Every spring, a swarm of outdoorspeople converge on Bellingham, Washington, an artsy college town located roughly 20 miles from the Canadian border, to take part in the annual ‘Ski to Sea’ race. The competition (which celebrates its 40th anniversary this year) consists of a 100-mile route that stretches from the slopes of Mt. Baker Ski Area to the waters of Bellingham Bay. The race is divided into seven legs: cross-country skiing, downhill skiing/snowboarding, running, cycling, canoeing, mountain biking, and sea kayaking. In other words, Ski to Sea is a relay race of epic proportions; if you’d like to take part in the 2013 competition (which will be held Sunday, May 26), here are a few training tips to get you started.
Leg 1: Cross-country Skiing
The cross-country skiing leg of Ski to Sea involves two loop trails that cover roughly 4.5 miles of terrain. According to Andrew Newell, a member of the American cross-country team who competed in the 2010 Vancouver Olympics, Nordic skiers can supplement their workouts with cardiovascular conditioning. He says his typical off-season workouts include mountain biking, street cycling, and running. In addition to skiing during heavy snowfall months, he recommends using ‘roller skis’, strap-on devices equipped with wheels that allow the wearer to mimic cross-country techniques on hard surfaces. He also encourages racers to master the double-pole sprinting technique, which involves standing on the balls of one’s feet with hips upright and pushing off with as much exertion as possible, using both poles at once. The ‘V’ technique, used to climb hills, is also crucial. Newell (who competes in numerous competitions throughout the year) says that his typical week during race season involves 15 to 25 hours of aerobic exercise and a diet that consists of 4,000 to 5,000 calories per day.
When it comes to gear, he urges rookie cross-country skiers to invest wisely in equipment. In addition to proper racing skis (which typically cost at least $300), he says comfortable boots, secure bindings, and a Spandex racing suit should be included on the shopping list. There are two types of cross-country poles: classic poles — which extend to the user’s armpit, and freestyle poles — which are considerably longer. First-time Nordic skiers should experiment with both styles in order to determine which poles suit them best. But when it comes to racing, longer poles have a significant advantage.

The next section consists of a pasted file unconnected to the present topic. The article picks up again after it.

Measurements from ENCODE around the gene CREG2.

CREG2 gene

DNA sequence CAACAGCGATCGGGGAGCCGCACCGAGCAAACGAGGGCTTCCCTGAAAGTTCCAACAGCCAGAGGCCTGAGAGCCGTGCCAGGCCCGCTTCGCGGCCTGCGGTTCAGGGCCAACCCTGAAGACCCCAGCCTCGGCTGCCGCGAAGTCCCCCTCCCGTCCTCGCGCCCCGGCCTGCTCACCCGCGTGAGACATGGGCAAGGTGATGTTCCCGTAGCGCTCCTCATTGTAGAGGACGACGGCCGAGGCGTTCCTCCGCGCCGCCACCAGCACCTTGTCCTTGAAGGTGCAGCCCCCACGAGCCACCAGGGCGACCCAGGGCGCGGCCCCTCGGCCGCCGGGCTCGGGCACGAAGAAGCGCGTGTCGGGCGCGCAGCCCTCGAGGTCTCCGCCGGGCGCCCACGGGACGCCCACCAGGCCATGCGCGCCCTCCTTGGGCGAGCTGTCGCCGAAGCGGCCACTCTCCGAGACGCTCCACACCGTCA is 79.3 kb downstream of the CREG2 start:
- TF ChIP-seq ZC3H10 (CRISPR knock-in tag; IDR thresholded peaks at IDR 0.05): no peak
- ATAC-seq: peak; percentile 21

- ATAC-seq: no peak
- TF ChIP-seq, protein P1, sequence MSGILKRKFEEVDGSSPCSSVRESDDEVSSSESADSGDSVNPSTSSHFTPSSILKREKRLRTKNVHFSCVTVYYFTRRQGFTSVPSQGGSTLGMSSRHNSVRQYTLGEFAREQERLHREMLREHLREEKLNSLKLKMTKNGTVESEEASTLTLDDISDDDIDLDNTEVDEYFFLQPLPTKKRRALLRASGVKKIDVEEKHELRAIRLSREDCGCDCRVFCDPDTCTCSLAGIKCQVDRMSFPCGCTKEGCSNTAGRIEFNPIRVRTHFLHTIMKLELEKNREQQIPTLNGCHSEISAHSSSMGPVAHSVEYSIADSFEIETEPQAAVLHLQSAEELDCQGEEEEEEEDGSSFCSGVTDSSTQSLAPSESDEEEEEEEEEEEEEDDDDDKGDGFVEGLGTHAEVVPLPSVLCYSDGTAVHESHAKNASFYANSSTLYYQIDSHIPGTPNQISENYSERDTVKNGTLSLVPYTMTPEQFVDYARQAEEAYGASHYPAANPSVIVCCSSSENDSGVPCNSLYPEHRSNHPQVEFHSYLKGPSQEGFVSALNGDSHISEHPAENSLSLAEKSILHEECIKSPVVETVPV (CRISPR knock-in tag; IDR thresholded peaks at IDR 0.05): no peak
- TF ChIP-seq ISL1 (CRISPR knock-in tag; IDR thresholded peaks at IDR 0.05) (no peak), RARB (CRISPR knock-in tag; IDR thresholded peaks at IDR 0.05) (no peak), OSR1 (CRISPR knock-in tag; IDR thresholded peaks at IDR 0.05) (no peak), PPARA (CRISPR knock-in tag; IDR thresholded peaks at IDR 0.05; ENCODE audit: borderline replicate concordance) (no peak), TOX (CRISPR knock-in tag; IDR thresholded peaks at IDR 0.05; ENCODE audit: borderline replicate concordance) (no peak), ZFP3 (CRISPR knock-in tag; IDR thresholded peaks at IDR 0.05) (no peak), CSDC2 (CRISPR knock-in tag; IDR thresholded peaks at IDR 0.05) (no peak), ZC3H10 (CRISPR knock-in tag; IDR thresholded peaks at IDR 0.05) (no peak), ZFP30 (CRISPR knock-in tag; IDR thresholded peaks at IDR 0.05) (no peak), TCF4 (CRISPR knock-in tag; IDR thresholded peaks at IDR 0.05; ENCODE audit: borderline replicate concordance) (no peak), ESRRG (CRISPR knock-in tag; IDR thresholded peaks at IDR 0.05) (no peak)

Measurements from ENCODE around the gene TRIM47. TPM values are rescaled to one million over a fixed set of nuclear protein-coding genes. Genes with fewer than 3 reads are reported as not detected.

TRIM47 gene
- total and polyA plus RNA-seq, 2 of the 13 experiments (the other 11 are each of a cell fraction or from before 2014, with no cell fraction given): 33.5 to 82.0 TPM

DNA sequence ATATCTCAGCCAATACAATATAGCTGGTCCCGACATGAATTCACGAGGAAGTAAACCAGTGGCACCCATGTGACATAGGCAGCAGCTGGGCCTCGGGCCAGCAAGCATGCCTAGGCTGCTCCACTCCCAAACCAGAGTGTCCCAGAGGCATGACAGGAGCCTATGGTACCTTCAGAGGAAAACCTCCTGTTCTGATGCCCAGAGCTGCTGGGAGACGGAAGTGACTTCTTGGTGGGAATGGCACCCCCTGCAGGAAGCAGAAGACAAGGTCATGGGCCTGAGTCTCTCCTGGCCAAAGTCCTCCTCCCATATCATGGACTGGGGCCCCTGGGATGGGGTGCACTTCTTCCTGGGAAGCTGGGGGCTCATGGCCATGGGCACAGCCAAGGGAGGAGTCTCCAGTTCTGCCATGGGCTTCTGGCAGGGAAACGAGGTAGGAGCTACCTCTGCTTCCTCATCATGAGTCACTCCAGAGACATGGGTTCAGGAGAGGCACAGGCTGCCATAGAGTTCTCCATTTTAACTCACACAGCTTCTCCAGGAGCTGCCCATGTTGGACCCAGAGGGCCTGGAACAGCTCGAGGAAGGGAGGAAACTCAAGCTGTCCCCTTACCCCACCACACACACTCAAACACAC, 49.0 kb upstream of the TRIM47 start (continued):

Leg 2: Downhill Skiing/Snowboarding
The downhill skiing/snowboarding leg of Ski to Sea involves a sizable uphill climb, followed by a downhill route that deposits each skier/snowboarder at the starting point.
Proper training for alpine ski races can be broken up into three categories: flexibility, conditioning, and agility. Flexibility is key because long stretches of downhill movement are hard on the skier’s joints and tendons. Exercises to help achieve optimal flexibility include running in place, torso rotations, and arm circles. Thorough stretching of the hips, knees, and ankles before and after the workout is also crucial. Conditioning for downhill skiing should focus primarily on the torso and upper leg muscles. Core upper-body exercises will improve one’s center of gravity, which in turn boosts his or her speed, while mogul exercises will develop the muscles that surround the knee and improve his or her balance. Agility training should primarily take place on the slopes. Common drills involve moving down a gradual slope and turning without poles, or bending over to retrieve objects from the ground while strapped into a pair of skis. Other exercises include crossover steps and log-hopping, which improve the skier’s ability to recover without falling if he or she loses balance during a downhill competition.
For snowboarders, leg workouts, such as repetitive standing single leg bends, build endurance and improve flexibility. Plank exercises, as well as routines that target specific muscle groups (such as curls or tricep dips), strengthen one’s core and boost balance. Leading up to the race, snowboarders should also work on tightening their turning techniques; there may be less room to carve during the competition, so mastering the sharp, successive turn is crucial for excelling in the race and avoiding a nasty collision. Finally, both skiers and snowboarders must climb uphill as part of Ski to Sea — so some cardio training prior to the race is definitely in order.